The definition of high-priority alerts, and of the response to them, is crucial for organization of care pathways, prioritization of review of alerts, and definition of acceptable response timelines. A significant percentage, if not the majority, of alerts transmitted from remotely monitored CIED are nonactionable alerts (such as detection of known AF)3,27 and concern events that do not require immediate action. In contrast, and as demonstrated in randomized studies, reaction to alerts concerning battery capacity, lead integrity, and therapies delivered by ICDs for ventricular tachyarrhythmias has been shown to reduce adverse outcomes. Arrhythmic events such as shock therapies or ATP therapies delivered by the ICD not only indicate an increased risk for subsequent therapies, but may also indicate lead integrity issues. Reaction to these alerts may reduce adverse clinical events.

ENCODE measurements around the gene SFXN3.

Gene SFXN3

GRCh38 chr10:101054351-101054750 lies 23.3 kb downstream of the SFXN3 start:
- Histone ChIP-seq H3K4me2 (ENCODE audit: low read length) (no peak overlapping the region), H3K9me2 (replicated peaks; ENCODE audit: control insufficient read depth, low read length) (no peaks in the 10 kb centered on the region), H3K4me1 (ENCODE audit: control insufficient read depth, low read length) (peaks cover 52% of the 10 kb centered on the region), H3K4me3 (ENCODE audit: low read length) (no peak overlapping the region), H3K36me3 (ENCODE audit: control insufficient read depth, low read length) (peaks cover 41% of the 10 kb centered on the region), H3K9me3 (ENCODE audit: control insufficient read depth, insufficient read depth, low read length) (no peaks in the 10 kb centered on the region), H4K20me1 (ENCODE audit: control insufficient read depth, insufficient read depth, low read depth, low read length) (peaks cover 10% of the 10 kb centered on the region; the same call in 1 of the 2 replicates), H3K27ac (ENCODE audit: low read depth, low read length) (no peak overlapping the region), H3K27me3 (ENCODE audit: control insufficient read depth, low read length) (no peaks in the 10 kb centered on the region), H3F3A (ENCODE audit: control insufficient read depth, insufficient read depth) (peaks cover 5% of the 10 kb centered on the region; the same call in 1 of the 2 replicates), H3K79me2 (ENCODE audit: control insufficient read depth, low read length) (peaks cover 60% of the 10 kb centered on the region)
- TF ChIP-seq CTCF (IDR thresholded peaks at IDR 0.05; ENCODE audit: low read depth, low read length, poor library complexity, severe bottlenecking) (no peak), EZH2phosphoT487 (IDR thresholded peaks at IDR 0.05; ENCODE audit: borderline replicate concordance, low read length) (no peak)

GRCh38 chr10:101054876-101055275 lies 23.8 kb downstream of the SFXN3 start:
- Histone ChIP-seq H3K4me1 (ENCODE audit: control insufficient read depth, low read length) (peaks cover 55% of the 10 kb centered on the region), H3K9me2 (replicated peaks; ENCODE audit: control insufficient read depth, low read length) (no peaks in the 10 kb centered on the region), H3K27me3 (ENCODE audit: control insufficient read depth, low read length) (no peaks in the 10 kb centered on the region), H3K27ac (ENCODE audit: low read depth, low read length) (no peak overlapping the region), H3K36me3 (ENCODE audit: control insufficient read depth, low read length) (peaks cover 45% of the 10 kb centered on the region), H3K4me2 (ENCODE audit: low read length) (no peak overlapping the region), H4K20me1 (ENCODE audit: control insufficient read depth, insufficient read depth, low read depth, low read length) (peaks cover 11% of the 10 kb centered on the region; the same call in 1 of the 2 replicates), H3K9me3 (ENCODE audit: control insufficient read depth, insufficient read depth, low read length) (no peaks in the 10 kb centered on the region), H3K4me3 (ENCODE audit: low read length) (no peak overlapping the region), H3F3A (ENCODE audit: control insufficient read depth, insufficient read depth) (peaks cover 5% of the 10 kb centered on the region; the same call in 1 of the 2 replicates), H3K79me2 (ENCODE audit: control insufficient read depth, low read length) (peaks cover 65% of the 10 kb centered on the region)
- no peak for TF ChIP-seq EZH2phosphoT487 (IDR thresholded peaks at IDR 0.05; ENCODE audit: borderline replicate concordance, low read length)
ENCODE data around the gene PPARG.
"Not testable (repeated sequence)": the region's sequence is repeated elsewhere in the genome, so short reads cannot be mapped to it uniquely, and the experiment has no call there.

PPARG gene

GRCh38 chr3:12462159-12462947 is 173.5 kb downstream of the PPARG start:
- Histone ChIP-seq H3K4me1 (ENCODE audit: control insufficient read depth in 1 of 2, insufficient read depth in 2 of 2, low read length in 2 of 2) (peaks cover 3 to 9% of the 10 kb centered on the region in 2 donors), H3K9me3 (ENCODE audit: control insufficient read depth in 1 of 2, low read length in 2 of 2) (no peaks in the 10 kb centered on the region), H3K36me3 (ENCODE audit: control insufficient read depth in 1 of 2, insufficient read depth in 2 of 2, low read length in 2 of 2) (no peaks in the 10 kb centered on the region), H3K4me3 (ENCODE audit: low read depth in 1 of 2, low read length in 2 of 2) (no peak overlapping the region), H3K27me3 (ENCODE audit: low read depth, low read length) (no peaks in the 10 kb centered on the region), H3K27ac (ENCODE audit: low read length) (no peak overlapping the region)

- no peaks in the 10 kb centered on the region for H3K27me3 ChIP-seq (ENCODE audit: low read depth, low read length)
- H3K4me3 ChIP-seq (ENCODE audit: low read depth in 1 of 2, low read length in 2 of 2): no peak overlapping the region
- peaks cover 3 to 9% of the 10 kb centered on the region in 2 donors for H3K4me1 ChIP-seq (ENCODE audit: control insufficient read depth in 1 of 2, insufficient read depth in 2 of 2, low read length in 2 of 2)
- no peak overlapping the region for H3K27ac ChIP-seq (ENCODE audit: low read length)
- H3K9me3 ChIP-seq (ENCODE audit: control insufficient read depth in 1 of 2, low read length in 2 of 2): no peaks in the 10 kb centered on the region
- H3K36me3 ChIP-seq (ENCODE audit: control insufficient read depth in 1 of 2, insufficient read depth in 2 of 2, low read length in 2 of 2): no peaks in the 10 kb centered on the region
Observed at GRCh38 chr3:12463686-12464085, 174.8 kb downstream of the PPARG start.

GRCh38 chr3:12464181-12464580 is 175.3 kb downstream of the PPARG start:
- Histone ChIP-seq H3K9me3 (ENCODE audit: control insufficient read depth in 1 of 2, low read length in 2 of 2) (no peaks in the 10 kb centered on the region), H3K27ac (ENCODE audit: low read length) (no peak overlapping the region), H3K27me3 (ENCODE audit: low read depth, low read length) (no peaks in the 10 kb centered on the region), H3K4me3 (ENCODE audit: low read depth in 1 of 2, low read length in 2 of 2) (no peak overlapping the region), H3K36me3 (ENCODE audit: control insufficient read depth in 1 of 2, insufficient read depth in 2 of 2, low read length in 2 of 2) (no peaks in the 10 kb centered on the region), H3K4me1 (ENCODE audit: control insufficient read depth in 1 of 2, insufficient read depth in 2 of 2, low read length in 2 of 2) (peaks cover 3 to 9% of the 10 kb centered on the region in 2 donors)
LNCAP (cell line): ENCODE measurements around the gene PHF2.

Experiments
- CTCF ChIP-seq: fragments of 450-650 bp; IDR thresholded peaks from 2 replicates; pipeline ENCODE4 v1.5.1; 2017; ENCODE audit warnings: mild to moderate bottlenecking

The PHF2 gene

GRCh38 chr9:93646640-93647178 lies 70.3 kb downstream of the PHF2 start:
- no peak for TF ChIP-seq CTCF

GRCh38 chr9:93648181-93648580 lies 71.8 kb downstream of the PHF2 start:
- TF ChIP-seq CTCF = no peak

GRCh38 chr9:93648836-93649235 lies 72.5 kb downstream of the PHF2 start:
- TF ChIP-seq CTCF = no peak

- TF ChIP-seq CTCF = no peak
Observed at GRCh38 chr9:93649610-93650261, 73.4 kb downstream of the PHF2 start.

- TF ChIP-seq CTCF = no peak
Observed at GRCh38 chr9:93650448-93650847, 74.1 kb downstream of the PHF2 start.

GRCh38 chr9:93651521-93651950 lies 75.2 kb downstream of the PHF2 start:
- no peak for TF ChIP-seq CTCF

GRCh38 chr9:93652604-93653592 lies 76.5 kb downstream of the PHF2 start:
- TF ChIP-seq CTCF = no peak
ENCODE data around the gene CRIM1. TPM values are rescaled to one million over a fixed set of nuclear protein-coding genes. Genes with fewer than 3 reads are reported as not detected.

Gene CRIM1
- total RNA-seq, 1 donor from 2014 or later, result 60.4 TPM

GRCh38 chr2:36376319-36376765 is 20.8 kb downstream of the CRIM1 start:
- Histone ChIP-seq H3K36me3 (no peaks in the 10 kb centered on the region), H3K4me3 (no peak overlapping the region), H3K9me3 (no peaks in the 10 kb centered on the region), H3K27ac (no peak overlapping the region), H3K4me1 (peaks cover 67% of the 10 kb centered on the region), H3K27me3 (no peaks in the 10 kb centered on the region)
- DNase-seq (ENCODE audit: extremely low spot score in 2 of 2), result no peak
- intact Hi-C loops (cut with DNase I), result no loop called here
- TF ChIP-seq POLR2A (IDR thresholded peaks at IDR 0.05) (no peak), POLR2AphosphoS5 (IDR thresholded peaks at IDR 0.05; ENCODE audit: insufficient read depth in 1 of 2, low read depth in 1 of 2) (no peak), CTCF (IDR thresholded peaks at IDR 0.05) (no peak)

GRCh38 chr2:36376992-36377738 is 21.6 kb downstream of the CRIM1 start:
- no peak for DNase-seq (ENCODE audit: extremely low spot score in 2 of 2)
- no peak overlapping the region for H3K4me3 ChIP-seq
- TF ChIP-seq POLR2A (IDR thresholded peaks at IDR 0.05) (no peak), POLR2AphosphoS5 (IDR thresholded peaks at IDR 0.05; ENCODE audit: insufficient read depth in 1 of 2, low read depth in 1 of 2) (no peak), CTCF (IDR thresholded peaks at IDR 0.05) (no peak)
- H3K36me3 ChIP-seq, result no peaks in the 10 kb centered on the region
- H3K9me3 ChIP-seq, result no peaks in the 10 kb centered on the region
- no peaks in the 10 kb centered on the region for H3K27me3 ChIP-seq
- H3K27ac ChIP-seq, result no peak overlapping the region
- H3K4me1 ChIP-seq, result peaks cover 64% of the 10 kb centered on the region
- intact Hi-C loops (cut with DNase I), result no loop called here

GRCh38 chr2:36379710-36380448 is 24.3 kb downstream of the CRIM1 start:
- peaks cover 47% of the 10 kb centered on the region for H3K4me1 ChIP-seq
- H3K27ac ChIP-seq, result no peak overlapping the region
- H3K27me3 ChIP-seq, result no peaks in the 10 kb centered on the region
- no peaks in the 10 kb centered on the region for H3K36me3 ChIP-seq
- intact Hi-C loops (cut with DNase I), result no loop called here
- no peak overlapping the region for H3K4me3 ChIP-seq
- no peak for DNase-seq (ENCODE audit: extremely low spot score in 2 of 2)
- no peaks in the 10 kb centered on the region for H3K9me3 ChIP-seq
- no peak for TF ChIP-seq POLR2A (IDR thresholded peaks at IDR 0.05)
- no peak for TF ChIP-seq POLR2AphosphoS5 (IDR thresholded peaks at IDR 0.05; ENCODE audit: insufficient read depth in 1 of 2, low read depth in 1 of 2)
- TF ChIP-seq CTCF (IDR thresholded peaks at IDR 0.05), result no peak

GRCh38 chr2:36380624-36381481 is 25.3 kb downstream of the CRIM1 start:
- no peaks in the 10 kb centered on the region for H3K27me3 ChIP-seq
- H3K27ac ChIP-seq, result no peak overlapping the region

Unscheduled alert transmissions and the associated workload are an ongoing concern for RM clinics. Alerts for arrhythmias that are already known, and where further alerts will not lead to any clinical action, can contribute to this workload.138 In an observational study, two-thirds of transmissions were reported to have shown at least one abnormal event, with the majority requiring no clinical action. Most nonactionable alerts occur for known arrhythmias. Individualizing RM alerts to suit patients’ individual clinical circumstances can improve clinic efficiency. Ideally, optimized alert programming would occur at the time of implantation based on individual clinical circumstances.Management of alerts is a crucial part of the workflow in each remote device clinic. Reactions to critical alerts and noncritical alerts need to be tailored to the individual patient. Reactions to alerts transmitted during nonbusiness hours are frequently a particular concern for RM clinics. Concerns include potential liability for nonimmediate response to incoming high-priority alerts. Nevertheless, there is no evidence for the need of an immediate response to alerts outside of the working hours. Most RM sites are not able to provide an immediate response. For this reason, it is crucial that patients and their care providers realize that RM should not be misinterpreted as a replacement for an emergency system.